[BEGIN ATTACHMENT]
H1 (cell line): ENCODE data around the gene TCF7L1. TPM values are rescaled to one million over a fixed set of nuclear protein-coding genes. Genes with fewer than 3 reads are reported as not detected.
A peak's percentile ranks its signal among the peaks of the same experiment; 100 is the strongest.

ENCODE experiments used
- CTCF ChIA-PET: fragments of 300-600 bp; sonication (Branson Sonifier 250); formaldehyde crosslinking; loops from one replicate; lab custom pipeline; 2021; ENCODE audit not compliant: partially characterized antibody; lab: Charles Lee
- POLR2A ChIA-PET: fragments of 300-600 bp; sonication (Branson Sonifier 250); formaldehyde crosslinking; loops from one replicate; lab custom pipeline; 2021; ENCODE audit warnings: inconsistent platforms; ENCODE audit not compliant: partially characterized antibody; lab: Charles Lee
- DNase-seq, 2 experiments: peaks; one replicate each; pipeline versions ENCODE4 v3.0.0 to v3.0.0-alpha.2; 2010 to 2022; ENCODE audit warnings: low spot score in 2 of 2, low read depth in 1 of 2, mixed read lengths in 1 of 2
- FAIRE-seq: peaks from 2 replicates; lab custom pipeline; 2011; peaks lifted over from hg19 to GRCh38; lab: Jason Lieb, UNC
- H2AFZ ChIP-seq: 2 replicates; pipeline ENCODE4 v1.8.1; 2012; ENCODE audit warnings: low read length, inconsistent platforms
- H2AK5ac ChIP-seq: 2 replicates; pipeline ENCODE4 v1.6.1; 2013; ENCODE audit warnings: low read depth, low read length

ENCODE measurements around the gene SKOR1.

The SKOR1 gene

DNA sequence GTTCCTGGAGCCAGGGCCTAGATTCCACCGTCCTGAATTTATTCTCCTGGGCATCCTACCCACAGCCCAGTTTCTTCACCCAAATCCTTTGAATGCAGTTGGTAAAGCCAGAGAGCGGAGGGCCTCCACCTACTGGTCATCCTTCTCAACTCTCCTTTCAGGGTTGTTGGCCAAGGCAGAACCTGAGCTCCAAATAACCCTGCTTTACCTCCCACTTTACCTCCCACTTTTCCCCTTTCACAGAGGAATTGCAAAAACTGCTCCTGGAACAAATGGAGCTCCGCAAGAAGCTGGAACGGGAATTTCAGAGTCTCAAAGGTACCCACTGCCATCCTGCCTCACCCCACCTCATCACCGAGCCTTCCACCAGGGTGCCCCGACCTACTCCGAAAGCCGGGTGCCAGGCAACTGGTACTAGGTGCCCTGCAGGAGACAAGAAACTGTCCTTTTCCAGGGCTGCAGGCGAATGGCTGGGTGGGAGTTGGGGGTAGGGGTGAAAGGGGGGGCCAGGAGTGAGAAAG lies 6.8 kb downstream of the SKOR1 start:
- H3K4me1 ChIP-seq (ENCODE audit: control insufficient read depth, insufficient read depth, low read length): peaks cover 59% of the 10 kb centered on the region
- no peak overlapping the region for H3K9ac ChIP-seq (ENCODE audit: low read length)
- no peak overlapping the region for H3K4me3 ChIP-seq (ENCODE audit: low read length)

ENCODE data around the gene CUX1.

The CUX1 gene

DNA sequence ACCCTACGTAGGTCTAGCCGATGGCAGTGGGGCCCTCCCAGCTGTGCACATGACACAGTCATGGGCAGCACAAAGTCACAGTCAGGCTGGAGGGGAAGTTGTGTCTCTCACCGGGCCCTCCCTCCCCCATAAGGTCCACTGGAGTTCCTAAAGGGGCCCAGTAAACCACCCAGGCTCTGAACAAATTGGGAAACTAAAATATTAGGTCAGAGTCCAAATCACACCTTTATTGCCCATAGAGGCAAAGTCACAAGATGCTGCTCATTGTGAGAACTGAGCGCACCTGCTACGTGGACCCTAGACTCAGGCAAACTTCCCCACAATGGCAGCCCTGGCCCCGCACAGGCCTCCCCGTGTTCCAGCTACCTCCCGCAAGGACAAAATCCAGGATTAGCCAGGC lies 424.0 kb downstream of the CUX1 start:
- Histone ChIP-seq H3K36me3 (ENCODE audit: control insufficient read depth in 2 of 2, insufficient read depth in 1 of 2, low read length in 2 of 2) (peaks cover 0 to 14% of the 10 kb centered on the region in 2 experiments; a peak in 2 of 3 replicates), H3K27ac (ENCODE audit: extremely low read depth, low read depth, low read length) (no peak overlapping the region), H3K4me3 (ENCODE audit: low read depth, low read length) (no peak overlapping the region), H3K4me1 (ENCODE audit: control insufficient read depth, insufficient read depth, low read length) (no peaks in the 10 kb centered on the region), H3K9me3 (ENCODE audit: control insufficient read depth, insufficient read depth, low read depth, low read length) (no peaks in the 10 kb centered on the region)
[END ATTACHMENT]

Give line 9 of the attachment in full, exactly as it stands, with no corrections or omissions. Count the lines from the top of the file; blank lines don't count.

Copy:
- H2AK5ac ChIP-seq: 2 replicates; pipeline ENCODE4 v1.6.1; 2013; ENCODE audit warnings: low read depth, low read length